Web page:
Residency Unlimited


Alumni News |
Nov, 2018

Youngho Lee featured in “Observe yourself being watched”

John Doe Gallery (112 Waterbury Street, Brooklyn, New York 11206)
November 6 - November 22, 2018
Opening: November 8, 2018,  6:00 PM - 9:00 PM

John Doe is pleased to present Observe Yourself Being Watched, a collaborative exhibition between MiA Collective Art and a Berlin-based artist, Youngho Lee, and curated by Grace Noh. The exhibition is on view from Tuesday, November 6 to Wednesday, November 21, 2018 with the artist’s reception on Thursday, November 8 from 5:30 pm to 8:30 pm.

Observe Yourself Being Watched is a collaborative exhibition that originated from a question of our perception of “being watched” – not by human authority, but rather, by technological supremacy. By nature, humans care a great deal about being watched and the behaviors instinctively change under the condition of being alone or of having the gaze of others. As we wait for the subway, walk on the street, or relax on a park bench, we are constantly exposed to the gazes of people but also of various digital devices. Whether we consciously or unconsciously recognize the “surveillance” on us, we comply with the circumstances given to us and allow our traces to be marked.

Ultimately, the digital world is complexly linked to our contemporary lives. The click we make to add an item to the "shopping cart" may haunt us for days, showing up on miscellaneous online advertisement banners. This is nothing new to us, but it is becoming more pervasive and advanced. The exhibition poses questions to our understanding of digital data penetrating our contemporary lives. How much is our own and how much of ourselves are shared with others? How do we perceive the intangible digital remains of ourselves? Can we tolerate the anxiety of ambiguous boundaries and the influence of hyper-intellectual systems?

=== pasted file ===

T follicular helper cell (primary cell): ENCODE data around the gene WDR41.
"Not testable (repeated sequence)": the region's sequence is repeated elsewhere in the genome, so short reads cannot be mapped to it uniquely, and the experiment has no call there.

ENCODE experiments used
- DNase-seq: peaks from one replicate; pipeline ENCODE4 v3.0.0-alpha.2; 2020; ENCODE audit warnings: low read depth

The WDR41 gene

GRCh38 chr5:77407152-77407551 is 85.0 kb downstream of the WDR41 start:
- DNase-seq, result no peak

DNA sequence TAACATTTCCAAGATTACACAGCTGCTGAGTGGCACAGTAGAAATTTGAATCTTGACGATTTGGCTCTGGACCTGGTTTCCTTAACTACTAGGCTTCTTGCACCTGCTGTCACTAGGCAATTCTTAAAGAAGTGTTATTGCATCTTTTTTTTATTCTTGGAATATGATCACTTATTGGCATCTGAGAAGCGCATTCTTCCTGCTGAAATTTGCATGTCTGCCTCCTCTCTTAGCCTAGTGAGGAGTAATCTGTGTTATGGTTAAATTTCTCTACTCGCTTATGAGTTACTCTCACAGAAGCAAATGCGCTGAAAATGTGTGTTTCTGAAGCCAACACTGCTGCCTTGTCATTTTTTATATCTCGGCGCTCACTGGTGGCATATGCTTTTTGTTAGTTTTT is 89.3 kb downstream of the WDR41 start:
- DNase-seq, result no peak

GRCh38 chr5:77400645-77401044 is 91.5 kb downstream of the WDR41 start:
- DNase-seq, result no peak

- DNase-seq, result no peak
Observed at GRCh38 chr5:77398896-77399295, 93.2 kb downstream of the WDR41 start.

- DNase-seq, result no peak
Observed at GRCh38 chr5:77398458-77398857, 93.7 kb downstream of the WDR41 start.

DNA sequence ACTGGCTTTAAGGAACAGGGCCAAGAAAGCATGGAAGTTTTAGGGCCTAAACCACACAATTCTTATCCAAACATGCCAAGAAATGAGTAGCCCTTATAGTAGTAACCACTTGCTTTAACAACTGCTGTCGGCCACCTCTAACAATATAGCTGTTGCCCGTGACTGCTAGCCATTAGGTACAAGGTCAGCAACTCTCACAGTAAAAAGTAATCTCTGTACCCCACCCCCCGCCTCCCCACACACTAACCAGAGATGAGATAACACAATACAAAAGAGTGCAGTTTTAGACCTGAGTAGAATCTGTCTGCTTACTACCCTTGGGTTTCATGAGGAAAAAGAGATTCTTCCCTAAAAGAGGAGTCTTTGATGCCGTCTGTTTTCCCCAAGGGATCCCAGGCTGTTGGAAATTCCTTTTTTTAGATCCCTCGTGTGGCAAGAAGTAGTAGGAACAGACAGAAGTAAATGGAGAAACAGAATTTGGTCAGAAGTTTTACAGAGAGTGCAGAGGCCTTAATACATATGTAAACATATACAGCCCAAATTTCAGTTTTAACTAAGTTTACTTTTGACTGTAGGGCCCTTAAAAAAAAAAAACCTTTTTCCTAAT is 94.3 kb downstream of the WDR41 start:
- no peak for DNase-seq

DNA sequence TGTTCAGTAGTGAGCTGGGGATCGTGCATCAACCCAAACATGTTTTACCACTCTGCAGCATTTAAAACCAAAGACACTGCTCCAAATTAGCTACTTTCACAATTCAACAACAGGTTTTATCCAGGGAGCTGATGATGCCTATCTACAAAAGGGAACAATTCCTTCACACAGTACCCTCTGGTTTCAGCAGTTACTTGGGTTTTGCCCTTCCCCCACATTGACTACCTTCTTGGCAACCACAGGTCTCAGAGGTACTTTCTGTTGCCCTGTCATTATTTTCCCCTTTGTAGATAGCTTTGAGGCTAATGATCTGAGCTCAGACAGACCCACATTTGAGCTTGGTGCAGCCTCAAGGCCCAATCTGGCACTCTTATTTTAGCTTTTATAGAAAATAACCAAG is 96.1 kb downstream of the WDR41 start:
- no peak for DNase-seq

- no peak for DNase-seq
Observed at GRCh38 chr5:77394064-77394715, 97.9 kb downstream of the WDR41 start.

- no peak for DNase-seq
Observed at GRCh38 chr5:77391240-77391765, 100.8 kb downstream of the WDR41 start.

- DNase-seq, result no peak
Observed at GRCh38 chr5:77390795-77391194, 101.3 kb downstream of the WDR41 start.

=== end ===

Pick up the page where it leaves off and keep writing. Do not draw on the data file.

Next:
Observe yourself being watched presents Lee’s observations to these questions: the boundaries between the public and private matters and the extension of sharing with others arise from the process of transfer from material to dematerialization. Like Hansel and Gretel, our traces are marked in the digital world originated from the analog world. When an artist takes a picture of a sports car along the river with a smartphone, a single image content is created. When the image is uploaded online in a digital file, both the artifact and nature in the analog world are digitalized. At this time, the artist’s thoughts and actions, which cannot be seen, also become the raw materials of the digital product. Both the natural and man-made creations as well as the human thoughts, behaviors and actions no longer exclusively exist in the analog world, but can be transferred and infinitely replicated in the digital world.



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